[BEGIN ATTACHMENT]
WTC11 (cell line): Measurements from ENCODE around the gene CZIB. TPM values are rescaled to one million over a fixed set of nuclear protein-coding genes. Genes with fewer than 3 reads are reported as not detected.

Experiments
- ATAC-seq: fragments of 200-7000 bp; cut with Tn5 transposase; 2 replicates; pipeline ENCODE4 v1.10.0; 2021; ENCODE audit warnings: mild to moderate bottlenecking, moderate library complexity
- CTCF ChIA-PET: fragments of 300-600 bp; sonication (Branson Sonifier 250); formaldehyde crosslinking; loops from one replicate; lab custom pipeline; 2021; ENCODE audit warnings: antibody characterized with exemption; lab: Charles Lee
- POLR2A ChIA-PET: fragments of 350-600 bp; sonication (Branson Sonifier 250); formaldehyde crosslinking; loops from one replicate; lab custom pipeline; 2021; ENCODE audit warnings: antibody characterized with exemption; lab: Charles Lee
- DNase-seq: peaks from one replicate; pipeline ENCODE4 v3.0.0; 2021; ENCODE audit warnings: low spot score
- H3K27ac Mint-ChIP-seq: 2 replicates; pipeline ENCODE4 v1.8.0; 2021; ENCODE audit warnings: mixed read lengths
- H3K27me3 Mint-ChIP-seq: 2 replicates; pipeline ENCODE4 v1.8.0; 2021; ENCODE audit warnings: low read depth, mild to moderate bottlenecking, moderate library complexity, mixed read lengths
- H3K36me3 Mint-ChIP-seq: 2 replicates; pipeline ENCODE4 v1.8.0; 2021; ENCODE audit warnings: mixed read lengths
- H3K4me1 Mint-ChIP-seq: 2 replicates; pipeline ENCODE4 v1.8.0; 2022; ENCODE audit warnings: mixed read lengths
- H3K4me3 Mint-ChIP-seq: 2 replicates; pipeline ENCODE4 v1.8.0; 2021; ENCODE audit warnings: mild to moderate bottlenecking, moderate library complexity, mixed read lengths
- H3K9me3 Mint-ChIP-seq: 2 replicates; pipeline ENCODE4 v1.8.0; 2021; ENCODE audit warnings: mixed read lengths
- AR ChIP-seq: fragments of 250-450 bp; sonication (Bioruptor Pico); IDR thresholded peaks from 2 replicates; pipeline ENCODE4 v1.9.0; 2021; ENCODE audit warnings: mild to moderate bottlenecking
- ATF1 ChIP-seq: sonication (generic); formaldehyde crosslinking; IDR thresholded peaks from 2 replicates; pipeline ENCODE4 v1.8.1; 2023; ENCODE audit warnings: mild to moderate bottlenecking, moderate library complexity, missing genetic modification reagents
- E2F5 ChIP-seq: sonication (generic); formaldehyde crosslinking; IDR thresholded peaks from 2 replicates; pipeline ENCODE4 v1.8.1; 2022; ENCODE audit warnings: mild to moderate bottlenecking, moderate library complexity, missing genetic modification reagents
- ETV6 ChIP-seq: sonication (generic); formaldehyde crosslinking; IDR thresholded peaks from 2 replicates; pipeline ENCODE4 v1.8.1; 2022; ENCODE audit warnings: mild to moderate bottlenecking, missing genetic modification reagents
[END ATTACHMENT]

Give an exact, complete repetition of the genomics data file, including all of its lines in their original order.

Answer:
WTC11 (cell line): Measurements from ENCODE around the gene CZIB. TPM values are rescaled to one million over a fixed set of nuclear protein-coding genes. Genes with fewer than 3 reads are reported as not detected.

Experiments
- ATAC-seq: fragments of 200-7000 bp; cut with Tn5 transposase; 2 replicates; pipeline ENCODE4 v1.10.0; 2021; ENCODE audit warnings: mild to moderate bottlenecking, moderate library complexity
- CTCF ChIA-PET: fragments of 300-600 bp; sonication (Branson Sonifier 250); formaldehyde crosslinking; loops from one replicate; lab custom pipeline; 2021; ENCODE audit warnings: antibody characterized with exemption; lab: Charles Lee
- POLR2A ChIA-PET: fragments of 350-600 bp; sonication (Branson Sonifier 250); formaldehyde crosslinking; loops from one replicate; lab custom pipeline; 2021; ENCODE audit warnings: antibody characterized with exemption; lab: Charles Lee
- DNase-seq: peaks from one replicate; pipeline ENCODE4 v3.0.0; 2021; ENCODE audit warnings: low spot score
- H3K27ac Mint-ChIP-seq: 2 replicates; pipeline ENCODE4 v1.8.0; 2021; ENCODE audit warnings: mixed read lengths
- H3K27me3 Mint-ChIP-seq: 2 replicates; pipeline ENCODE4 v1.8.0; 2021; ENCODE audit warnings: low read depth, mild to moderate bottlenecking, moderate library complexity, mixed read lengths
- H3K36me3 Mint-ChIP-seq: 2 replicates; pipeline ENCODE4 v1.8.0; 2021; ENCODE audit warnings: mixed read lengths
- H3K4me1 Mint-ChIP-seq: 2 replicates; pipeline ENCODE4 v1.8.0; 2022; ENCODE audit warnings: mixed read lengths
- H3K4me3 Mint-ChIP-seq: 2 replicates; pipeline ENCODE4 v1.8.0; 2021; ENCODE audit warnings: mild to moderate bottlenecking, moderate library complexity, mixed read lengths
- H3K9me3 Mint-ChIP-seq: 2 replicates; pipeline ENCODE4 v1.8.0; 2021; ENCODE audit warnings: mixed read lengths
- AR ChIP-seq: fragments of 250-450 bp; sonication (Bioruptor Pico); IDR thresholded peaks from 2 replicates; pipeline ENCODE4 v1.9.0; 2021; ENCODE audit warnings: mild to moderate bottlenecking
- ATF1 ChIP-seq: sonication (generic); formaldehyde crosslinking; IDR thresholded peaks from 2 replicates; pipeline ENCODE4 v1.8.1; 2023; ENCODE audit warnings: mild to moderate bottlenecking, moderate library complexity, missing genetic modification reagents
- E2F5 ChIP-seq: sonication (generic); formaldehyde crosslinking; IDR thresholded peaks from 2 replicates; pipeline ENCODE4 v1.8.1; 2022; ENCODE audit warnings: mild to moderate bottlenecking, moderate library complexity, missing genetic modification reagents
- ETV6 ChIP-seq: sonication (generic); formaldehyde crosslinking; IDR thresholded peaks from 2 replicates; pipeline ENCODE4 v1.8.1; 2022; ENCODE audit warnings: mild to moderate bottlenecking, missing genetic modification reagents